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Tmb9862 01-24-2007 11:04 PM

Basement beam support question
 
Someone I know is haveing some work done in their house and I just have a concern as to if this is being delt with correctly. What my picture here is, is if you were looking up from the basement directly under the bathroom. You see the beams running across and one of them has been cut out as you can see to make room for plumbing which no longer exists.

Now the black colored beam (or whatever you would call it) at some point was cut into to make way for a drain pipe effectivly turning part of the 2X12 into a 2X3. The contractor doing the bathroom says this needs to be adressed.
What I would do in this situation is drop the drain pipes down below the beams since the basement isn't finished and has a high ceiling. Then the black piece which has been cut could be replaced or better yet a new beam could be sistered to the cut one returning it to its original state.
What he did was screw 2 2x4s together and beat them into place under the middle of that black beam.

2 questions.
1. Is this acceptable?
2. If it is shouldn't he atleast be using treated wood as these are sitting directly on the cement floor and the basement has a history of flooding?


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Brik 01-25-2007 09:33 AM

So, he made a post. No, I wouldn't think this would be ideal. There is no telling how thick the concrete floor is under the post. There is certainly no footer.

Dropping the plumbing under the beam may not work due to slope considerations.

My question has to do with why were the floor joists (not beams). Built like they were? On other words, why was that one long joist made into two shorter ones, and connected to the adjacent joists? (That connection is with your cot joist and one opposite.

Let me speculate. That was originally done to accommodate the bathroom plumbing above. The bathroom is now being remodeled and the fixtures are not in exactly the same place. hence the original framing does not work out.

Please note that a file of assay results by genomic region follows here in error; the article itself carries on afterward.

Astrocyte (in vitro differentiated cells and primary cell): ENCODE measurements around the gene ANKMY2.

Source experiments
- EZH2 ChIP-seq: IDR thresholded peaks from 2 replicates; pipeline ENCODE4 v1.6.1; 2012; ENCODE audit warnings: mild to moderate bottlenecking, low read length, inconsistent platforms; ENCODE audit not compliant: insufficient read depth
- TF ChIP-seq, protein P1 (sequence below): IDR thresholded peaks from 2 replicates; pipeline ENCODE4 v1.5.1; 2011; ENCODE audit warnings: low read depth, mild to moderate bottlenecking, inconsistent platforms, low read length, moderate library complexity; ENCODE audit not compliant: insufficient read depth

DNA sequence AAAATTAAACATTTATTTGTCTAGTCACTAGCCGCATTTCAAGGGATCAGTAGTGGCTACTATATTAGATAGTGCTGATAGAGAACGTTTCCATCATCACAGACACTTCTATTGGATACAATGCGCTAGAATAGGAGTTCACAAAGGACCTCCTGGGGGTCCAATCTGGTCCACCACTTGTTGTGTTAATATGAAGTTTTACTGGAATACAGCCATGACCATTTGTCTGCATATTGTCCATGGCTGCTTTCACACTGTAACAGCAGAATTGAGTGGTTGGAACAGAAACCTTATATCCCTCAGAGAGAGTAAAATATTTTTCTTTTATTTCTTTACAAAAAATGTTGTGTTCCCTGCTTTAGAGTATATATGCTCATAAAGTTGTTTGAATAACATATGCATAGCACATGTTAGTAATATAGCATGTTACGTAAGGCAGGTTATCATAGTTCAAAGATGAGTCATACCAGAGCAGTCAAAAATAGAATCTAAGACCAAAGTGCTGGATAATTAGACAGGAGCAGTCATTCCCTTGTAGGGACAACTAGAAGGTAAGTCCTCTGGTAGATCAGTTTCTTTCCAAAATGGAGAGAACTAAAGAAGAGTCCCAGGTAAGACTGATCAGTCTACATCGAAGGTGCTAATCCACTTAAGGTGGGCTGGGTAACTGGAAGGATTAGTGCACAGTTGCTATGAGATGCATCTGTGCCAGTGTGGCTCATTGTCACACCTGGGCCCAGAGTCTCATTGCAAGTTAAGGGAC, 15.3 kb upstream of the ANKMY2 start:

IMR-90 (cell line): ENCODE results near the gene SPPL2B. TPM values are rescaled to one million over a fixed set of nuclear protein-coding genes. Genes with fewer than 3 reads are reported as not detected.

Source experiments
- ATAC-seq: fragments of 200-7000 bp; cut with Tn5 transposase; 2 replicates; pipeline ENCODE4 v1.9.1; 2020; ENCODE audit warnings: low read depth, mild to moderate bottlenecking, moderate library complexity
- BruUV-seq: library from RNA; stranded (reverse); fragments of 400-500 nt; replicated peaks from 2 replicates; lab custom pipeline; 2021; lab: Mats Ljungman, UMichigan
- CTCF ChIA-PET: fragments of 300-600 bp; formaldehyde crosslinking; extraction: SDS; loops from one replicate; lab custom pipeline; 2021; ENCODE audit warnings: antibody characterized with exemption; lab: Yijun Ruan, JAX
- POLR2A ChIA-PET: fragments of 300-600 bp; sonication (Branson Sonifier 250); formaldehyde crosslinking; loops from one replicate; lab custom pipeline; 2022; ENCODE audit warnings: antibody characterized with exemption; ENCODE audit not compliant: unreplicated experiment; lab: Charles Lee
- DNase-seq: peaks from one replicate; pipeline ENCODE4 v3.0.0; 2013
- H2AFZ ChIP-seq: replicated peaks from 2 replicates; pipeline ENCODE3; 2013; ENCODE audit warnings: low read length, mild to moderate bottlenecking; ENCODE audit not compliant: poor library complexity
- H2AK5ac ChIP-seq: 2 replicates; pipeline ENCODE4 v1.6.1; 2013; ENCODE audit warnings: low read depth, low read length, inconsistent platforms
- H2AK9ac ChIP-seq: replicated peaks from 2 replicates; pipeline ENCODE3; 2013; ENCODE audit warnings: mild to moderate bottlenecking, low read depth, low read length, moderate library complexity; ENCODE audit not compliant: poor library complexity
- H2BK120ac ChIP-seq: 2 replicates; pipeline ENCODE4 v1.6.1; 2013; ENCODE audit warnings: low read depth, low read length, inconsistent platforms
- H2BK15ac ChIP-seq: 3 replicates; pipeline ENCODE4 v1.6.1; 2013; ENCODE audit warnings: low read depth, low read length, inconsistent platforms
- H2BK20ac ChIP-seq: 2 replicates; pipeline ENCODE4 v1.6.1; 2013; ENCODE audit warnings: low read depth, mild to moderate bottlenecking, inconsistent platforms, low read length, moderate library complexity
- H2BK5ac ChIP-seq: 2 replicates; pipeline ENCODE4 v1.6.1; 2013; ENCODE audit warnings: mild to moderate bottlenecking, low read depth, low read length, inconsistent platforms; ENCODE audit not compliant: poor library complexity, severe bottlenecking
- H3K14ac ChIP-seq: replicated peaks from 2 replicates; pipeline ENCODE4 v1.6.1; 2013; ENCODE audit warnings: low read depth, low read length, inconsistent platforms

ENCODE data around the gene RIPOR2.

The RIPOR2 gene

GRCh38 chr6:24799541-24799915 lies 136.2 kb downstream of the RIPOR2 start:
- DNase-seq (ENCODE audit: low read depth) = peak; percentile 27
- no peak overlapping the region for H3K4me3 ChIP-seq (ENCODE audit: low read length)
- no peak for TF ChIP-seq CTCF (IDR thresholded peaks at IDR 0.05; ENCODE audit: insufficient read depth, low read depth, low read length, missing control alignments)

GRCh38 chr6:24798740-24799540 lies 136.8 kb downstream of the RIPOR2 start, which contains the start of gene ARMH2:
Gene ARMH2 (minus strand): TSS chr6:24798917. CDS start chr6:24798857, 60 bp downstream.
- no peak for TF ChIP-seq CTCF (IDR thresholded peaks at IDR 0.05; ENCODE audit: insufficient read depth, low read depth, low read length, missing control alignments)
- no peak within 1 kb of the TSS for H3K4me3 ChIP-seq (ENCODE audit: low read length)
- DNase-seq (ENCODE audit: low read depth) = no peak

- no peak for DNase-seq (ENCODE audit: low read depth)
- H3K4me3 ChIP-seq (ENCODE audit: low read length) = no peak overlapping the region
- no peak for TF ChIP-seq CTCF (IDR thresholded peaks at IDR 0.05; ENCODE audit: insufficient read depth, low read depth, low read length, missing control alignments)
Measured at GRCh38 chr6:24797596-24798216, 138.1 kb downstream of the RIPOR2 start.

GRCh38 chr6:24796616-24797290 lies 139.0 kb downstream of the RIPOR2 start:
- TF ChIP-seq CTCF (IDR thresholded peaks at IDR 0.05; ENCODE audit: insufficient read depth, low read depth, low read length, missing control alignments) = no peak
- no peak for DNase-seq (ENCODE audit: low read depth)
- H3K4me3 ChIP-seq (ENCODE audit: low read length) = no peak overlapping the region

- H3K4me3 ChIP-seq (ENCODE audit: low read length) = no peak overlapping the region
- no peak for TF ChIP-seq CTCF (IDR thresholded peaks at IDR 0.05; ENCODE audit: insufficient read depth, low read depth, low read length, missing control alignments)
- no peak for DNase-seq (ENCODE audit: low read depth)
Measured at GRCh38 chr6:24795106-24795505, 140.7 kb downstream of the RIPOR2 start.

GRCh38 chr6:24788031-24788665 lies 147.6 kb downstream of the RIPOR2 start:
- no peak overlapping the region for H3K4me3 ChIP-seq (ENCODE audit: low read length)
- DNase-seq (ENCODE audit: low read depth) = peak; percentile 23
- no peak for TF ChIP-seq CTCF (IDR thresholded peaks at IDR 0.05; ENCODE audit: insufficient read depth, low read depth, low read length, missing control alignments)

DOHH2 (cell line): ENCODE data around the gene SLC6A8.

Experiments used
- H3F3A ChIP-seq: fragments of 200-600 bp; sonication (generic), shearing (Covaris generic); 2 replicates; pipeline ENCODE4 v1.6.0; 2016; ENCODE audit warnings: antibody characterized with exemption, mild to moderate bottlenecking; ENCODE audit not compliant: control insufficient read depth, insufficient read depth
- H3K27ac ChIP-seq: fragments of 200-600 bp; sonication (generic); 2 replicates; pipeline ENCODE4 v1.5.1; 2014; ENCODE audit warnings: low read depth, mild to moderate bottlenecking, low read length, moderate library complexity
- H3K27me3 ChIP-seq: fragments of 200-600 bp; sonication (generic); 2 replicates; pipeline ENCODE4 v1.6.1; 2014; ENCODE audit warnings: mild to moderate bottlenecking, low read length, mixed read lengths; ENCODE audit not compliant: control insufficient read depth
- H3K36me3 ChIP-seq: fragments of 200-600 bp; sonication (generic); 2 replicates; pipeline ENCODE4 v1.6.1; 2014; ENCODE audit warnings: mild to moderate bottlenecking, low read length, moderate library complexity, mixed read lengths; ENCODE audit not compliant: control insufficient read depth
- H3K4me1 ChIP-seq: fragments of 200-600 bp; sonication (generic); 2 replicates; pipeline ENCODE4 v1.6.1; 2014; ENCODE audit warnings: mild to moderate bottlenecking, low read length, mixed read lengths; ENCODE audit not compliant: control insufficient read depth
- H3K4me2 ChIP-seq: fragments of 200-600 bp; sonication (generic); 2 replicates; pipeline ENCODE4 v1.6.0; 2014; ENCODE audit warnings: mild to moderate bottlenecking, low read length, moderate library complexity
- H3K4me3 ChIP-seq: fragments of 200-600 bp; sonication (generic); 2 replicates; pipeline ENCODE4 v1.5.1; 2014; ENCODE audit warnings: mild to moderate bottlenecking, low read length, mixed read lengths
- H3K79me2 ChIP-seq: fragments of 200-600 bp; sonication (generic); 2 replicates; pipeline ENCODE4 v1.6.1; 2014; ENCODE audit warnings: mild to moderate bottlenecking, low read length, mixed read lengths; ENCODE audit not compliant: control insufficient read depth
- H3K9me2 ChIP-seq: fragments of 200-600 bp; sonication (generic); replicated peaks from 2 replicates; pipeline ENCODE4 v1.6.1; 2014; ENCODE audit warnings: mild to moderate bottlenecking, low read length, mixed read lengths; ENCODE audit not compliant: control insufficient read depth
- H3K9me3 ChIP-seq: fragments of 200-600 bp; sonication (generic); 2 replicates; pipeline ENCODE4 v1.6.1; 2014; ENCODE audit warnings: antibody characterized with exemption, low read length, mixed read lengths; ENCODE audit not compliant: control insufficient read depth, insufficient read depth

Could you move that joist. The one in black, a little to the right and not have to cut it? How about a little to the left? Or, can you remove it and the one opposite, and sister a new joist the entire length, left to right.

Just some thoughts. Obviously I cant see from here so my advice is just to ponder. I would contact a qualified tradesman to give you an on-sight inspection and advice.

Tmb9862 01-25-2007 10:18 AM

Quote:

Originally Posted by Brik (Post 31196)
Let me speculate. That was originally done to accommodate the bathroom plumbing above. The bathroom is now being remodeled and the fixtures are not in exactly the same place. hence the original framing does not work out.

Could you move that joist. The one in black, a little to the right and not have to cut it? How about a little to the left? Or, can you remove it and the one opposite, and sister a new joist the entire length, left to right.

Just some thoughts. Obviously I cant see from here so my advice is just to ponder. I would contact a qualified tradesman to give you an on-sight inspection and advice.

Sorry for not being clear before. The existing plumbing (original to the house) is in the way of having that joist run all the way across. A previous re-model moving the sink drain is why that black beam was cut (it was done about 20 years ago). The plumbing runs between the joists so moving the black beam wouldn't accomplish anything unfortunatly.

My belief is that the best course is what you said, sister a new joist all the way across. Failing that the best course would be to replace the black joist with an uncut one. Either of these however would involve dropiing the plumbing below the joists. I don't believe this would be any problem dropping the plumbing (in fact he dropped one of the drain pipes down below the plumbing). It is still high above the main drain. It would run about 6ft to the nearest wall where the stack happens to be located then attached to a capped off drain line for an old kitchen in the stack.

As far as a qualified tradesman this person supposedly is. He is a licensed contractor working as a sub for the company doing the job. He has however issued himself a plumbers and electritions license because he is doing the wireing and making a poor job of changeing some plumbing.

Tmb9862 01-26-2007 03:02 PM

So they spoke to the guy and he "fixed it". He put the same post back, only he nailed a metal bracket to the floor and between the beam and the post. I think that's as good as this guy is going to get it unfortunatly. He either doesn't know how to do it right or he doesn't care.
I also found out his plumbing job doesn't live up to code. And when I saw it their are a few cosmetic things which need to be adressed.


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